Training: “I expect it will be a very big day in Belfast tomorrow”
9 Batt R. I. Fus
My Dear Mother.
Just a line to say that I received your letter aright. I am sorry that I was so long in writing but we have been very busy this last few days. I expect it will be a very big day in Belfast tomorrow. We are leaving here at 6 am in the morning. I hope it does not be too warm.
I am glad you like the photo. It is not too well taken. You can see the Captain standing in front of me but I will show you them all when I go home. I will get you the other one too.
We intend going home on tomorrow week if we get and indeed to tell you the truth I would like if you would send me a few shillings before as we might be paid short on that day and the 3 shilling would not take me home. I am sorry to take it off you but if I was not going home I would not need it and it might be a good while [bef]or[e] we get home again and I will not may get the chance of getting any more photos of the Company and I would like to have them if we […] it would keep me in mind of the times we spent together. And if anything would happen to us you would have them to show. Jimmy might just be as well at home for there is going to be a very big crowd. I really wish it was over. It will be none [sic] pleasure for us.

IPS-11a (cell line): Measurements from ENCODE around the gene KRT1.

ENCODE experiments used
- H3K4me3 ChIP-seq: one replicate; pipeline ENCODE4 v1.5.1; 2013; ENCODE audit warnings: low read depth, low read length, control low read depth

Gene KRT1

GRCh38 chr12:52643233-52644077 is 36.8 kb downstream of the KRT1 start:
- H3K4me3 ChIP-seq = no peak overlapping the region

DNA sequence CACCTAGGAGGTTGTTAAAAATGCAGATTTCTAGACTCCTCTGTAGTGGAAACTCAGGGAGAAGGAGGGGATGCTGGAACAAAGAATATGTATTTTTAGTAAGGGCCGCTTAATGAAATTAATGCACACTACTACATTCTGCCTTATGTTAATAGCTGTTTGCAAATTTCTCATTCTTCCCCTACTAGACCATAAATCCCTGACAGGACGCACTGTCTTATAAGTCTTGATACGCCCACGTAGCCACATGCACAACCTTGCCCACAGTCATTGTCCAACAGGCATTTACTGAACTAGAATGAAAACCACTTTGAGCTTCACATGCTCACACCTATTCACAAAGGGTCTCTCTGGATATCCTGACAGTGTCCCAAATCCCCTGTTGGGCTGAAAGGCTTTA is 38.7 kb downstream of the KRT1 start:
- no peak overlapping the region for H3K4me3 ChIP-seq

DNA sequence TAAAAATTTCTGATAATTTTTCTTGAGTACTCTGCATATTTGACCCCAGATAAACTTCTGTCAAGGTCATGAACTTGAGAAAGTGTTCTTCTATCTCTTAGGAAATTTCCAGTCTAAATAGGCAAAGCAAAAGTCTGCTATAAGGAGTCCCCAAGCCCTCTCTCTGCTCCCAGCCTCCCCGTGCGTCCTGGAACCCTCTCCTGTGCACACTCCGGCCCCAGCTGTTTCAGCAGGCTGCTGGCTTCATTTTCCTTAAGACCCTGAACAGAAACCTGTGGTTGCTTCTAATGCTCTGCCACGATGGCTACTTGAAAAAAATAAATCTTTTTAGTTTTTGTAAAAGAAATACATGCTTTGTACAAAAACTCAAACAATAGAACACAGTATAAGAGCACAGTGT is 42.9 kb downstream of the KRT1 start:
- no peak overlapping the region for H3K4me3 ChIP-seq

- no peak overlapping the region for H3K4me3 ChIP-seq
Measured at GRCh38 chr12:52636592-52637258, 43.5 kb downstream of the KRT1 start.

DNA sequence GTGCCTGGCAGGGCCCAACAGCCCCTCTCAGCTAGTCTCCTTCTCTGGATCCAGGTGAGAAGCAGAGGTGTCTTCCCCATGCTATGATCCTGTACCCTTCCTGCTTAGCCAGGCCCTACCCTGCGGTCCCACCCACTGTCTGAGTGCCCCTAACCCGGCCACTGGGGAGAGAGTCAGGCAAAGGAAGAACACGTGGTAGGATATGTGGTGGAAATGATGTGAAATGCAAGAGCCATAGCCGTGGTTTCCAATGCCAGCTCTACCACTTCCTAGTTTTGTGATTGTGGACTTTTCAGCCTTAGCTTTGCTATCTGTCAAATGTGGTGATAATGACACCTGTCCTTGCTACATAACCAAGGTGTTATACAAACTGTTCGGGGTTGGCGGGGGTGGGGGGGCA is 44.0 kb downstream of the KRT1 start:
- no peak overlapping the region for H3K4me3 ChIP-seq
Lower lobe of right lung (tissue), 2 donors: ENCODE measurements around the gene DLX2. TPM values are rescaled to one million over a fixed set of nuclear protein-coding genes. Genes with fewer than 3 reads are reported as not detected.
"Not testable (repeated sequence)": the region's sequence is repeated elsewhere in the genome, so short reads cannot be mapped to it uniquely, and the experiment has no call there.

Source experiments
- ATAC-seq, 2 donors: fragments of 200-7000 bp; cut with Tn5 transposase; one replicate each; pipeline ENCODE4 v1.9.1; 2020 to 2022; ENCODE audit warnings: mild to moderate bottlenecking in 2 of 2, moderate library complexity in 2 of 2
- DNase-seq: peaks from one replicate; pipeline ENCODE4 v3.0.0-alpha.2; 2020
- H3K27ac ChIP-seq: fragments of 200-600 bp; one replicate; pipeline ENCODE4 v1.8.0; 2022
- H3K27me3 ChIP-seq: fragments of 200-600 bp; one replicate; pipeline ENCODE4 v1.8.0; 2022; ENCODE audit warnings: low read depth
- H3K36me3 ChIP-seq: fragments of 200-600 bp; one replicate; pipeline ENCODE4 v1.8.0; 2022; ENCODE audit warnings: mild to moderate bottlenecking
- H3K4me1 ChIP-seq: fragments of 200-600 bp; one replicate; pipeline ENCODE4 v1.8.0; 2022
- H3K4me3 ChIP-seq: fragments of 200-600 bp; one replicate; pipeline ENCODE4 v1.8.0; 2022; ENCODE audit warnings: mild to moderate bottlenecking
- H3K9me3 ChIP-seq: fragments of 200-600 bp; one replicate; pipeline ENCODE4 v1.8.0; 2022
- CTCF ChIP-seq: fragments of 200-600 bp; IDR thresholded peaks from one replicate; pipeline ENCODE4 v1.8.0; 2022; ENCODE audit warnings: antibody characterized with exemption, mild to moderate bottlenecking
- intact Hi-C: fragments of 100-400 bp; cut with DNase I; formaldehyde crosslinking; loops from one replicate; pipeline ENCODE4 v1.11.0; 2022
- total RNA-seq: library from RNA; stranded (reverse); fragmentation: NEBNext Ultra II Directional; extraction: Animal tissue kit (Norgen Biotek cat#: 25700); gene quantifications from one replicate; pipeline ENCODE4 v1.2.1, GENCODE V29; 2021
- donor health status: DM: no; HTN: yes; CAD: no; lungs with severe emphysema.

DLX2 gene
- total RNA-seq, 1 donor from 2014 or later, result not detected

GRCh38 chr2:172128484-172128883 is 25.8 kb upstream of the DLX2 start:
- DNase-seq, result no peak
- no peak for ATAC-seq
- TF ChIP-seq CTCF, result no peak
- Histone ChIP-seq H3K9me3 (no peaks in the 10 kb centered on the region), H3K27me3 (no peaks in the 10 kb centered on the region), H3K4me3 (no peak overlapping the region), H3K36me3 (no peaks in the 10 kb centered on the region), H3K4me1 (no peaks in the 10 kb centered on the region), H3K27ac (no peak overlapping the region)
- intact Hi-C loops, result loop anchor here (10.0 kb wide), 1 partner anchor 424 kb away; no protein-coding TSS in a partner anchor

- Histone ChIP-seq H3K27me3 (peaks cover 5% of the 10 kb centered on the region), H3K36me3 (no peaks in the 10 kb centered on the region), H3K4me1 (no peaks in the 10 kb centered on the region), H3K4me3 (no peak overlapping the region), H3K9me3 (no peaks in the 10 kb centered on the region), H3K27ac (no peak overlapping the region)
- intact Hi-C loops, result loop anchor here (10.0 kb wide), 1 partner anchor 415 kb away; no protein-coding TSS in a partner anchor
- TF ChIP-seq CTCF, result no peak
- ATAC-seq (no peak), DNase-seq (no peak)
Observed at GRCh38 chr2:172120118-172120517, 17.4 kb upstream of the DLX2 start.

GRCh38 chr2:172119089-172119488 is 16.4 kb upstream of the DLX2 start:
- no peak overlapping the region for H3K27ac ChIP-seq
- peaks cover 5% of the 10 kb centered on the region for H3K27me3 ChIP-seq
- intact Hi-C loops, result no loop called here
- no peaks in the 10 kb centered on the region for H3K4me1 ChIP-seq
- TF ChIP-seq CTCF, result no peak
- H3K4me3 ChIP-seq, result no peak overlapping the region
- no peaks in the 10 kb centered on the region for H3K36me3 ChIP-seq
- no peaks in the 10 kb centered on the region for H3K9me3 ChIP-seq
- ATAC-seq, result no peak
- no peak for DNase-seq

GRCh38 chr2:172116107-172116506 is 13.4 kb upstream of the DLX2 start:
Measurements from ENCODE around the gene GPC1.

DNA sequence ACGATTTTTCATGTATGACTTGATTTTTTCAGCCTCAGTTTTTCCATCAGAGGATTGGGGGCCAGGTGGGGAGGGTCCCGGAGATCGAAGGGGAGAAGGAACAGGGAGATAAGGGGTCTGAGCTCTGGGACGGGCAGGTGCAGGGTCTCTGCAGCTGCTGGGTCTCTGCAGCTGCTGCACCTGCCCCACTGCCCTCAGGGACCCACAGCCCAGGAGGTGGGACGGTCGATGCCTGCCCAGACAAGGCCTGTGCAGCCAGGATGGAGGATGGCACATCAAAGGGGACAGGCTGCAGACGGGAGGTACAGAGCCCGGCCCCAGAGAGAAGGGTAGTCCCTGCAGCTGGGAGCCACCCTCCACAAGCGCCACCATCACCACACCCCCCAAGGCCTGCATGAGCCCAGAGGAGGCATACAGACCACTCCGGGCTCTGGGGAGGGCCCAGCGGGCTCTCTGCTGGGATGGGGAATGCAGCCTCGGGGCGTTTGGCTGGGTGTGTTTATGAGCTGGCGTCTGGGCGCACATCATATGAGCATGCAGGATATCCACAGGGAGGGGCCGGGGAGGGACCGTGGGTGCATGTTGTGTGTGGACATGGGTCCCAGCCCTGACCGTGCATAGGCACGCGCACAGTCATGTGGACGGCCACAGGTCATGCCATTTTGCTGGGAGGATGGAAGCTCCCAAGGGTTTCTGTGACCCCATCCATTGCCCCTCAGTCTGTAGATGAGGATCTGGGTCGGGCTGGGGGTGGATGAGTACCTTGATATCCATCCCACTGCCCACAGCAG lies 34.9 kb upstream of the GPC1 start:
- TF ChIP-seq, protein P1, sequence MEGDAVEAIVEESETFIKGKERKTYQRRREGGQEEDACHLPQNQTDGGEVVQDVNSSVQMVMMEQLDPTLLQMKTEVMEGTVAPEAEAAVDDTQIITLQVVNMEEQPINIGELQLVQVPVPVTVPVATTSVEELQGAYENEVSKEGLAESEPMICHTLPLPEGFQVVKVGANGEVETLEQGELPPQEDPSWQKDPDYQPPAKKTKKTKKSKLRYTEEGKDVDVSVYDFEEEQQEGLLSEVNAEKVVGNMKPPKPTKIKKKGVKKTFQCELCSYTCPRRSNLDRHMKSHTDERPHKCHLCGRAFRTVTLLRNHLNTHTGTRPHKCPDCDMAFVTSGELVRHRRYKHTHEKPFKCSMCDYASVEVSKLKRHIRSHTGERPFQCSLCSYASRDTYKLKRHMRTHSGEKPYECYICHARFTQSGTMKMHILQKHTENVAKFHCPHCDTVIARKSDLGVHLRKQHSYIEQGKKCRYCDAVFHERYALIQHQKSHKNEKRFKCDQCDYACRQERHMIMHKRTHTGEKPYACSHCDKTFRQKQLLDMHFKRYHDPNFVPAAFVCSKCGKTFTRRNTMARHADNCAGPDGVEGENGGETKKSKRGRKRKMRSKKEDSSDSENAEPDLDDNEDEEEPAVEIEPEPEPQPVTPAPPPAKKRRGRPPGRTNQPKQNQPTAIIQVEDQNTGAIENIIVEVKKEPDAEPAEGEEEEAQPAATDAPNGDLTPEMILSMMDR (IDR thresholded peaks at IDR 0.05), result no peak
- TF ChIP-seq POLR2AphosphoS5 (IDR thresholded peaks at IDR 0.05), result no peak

I will write again before I go home. Excuse this writing as I am in a hurry. We are packing up for tomorrow. I think this is all now. I send my best love to all at home.
Your loving son
Tell Jimmy I will write to him after Sat. I wish you would keep […] Belfast [Telegraph?] for me to I go home […] tomorrow’s parade will all be in it. I will take the other photo home with me as it might get broken sending it by post.
There was a major parade of the 36th Ulster Division through Belfast on 8 May 1915. More details from the Ulster Somme Association.